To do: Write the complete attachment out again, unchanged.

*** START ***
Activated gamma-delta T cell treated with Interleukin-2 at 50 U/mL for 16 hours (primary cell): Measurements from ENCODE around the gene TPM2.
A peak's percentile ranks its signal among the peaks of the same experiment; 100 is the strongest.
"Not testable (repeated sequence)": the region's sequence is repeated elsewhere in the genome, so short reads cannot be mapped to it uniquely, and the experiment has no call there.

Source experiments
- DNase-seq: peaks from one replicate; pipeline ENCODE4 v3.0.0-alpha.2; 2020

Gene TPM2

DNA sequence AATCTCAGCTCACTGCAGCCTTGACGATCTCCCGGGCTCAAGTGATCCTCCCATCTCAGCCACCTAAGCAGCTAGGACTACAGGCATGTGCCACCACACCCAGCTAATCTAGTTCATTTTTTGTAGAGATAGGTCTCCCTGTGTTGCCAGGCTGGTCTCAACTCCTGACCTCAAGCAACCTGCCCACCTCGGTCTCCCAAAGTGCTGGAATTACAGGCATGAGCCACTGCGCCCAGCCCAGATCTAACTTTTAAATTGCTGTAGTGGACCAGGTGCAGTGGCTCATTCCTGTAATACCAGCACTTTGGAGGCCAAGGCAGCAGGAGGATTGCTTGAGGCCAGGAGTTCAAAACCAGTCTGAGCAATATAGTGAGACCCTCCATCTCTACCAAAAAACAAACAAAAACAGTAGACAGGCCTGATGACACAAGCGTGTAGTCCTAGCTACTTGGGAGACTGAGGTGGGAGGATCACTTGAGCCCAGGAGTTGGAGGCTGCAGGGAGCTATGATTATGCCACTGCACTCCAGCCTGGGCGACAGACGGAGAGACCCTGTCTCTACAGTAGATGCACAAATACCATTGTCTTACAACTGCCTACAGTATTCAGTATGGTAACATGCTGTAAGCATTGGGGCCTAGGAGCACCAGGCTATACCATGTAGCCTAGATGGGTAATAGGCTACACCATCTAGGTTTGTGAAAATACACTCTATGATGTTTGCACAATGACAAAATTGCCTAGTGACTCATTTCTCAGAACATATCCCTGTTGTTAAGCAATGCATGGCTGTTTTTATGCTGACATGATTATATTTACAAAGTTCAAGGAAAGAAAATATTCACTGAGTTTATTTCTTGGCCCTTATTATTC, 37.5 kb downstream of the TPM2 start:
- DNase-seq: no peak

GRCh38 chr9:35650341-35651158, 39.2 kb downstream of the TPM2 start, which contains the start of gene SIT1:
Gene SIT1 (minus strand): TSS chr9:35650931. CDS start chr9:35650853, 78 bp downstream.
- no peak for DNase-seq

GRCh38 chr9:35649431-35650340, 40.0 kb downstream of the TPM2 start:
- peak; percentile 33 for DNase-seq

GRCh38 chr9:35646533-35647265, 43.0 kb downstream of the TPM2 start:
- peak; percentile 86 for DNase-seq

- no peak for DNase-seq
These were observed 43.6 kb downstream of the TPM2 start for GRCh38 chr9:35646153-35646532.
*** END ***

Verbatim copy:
Activated gamma-delta T cell treated with Interleukin-2 at 50 U/mL for 16 hours (primary cell): Measurements from ENCODE around the gene TPM2.
A peak's percentile ranks its signal among the peaks of the same experiment; 100 is the strongest.
"Not testable (repeated sequence)": the region's sequence is repeated elsewhere in the genome, so short reads cannot be mapped to it uniquely, and the experiment has no call there.

Source experiments
- DNase-seq: peaks from one replicate; pipeline ENCODE4 v3.0.0-alpha.2; 2020

Gene TPM2

DNA sequence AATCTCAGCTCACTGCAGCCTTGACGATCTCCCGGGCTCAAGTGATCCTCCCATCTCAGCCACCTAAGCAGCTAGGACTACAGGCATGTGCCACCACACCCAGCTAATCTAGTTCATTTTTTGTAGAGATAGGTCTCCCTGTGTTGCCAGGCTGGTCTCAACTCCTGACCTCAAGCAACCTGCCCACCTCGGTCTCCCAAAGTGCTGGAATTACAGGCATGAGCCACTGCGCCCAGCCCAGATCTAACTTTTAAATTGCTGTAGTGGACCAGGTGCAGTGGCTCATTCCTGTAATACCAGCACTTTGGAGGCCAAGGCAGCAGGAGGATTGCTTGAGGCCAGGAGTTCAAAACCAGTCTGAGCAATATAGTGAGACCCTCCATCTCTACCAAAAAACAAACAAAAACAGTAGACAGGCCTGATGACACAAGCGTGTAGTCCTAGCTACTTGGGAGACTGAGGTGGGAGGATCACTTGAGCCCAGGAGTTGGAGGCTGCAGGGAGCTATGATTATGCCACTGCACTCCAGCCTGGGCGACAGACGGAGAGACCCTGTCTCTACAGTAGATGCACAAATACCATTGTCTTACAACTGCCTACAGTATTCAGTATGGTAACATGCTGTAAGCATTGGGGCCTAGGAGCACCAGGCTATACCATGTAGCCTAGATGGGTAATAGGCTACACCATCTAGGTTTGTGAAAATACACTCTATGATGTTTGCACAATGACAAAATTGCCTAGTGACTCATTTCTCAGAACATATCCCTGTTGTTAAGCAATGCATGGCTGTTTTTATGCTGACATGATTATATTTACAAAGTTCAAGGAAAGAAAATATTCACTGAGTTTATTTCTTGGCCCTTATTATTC, 37.5 kb downstream of the TPM2 start:
- DNase-seq: no peak

GRCh38 chr9:35650341-35651158, 39.2 kb downstream of the TPM2 start, which contains the start of gene SIT1:
Gene SIT1 (minus strand): TSS chr9:35650931. CDS start chr9:35650853, 78 bp downstream.
- no peak for DNase-seq

GRCh38 chr9:35649431-35650340, 40.0 kb downstream of the TPM2 start:
- peak; percentile 33 for DNase-seq

GRCh38 chr9:35646533-35647265, 43.0 kb downstream of the TPM2 start:
- peak; percentile 86 for DNase-seq

- no peak for DNase-seq
These were observed 43.6 kb downstream of the TPM2 start for GRCh38 chr9:35646153-35646532.